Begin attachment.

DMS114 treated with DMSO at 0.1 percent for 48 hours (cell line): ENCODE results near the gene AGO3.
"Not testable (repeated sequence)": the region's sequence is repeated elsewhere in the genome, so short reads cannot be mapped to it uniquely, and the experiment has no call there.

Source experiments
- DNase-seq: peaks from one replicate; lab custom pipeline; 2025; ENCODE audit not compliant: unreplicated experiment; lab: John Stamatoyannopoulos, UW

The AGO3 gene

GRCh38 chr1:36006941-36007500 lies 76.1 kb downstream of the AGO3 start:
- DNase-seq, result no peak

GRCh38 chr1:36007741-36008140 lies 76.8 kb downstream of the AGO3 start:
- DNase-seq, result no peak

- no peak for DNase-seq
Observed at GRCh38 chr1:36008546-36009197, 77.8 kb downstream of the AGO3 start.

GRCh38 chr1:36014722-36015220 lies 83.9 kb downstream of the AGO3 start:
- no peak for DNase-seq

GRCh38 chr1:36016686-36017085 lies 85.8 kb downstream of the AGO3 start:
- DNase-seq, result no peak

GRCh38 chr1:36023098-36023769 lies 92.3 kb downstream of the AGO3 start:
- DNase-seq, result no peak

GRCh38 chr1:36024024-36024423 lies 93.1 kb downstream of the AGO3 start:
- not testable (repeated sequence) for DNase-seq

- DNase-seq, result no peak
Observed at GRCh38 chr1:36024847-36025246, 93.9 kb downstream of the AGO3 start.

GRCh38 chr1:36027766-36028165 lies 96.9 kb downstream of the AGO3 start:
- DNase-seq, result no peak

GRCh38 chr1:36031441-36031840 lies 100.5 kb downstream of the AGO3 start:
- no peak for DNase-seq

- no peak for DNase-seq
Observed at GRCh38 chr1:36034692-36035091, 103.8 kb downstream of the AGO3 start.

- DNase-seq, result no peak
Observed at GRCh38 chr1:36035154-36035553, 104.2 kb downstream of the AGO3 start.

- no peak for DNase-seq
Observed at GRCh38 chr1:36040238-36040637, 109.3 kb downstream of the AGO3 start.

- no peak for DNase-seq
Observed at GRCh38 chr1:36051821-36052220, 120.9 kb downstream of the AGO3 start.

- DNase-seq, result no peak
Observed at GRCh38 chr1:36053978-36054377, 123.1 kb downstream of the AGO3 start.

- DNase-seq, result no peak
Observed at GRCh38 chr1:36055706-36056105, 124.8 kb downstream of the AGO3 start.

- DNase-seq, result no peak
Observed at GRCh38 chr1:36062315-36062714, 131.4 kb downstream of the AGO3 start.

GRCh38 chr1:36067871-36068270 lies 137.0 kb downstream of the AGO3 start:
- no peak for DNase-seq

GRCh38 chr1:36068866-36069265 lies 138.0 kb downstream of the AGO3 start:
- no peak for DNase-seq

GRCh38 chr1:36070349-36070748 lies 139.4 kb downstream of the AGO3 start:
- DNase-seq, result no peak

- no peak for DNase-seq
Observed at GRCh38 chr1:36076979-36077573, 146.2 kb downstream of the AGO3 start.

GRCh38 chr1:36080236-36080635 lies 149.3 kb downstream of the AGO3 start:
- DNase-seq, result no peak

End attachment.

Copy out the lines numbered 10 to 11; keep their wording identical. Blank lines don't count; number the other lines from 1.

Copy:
- no peak for DNase-seq
Observed at GRCh38 chr1:36008546-36009197, 77.8 kb downstream of the AGO3 start.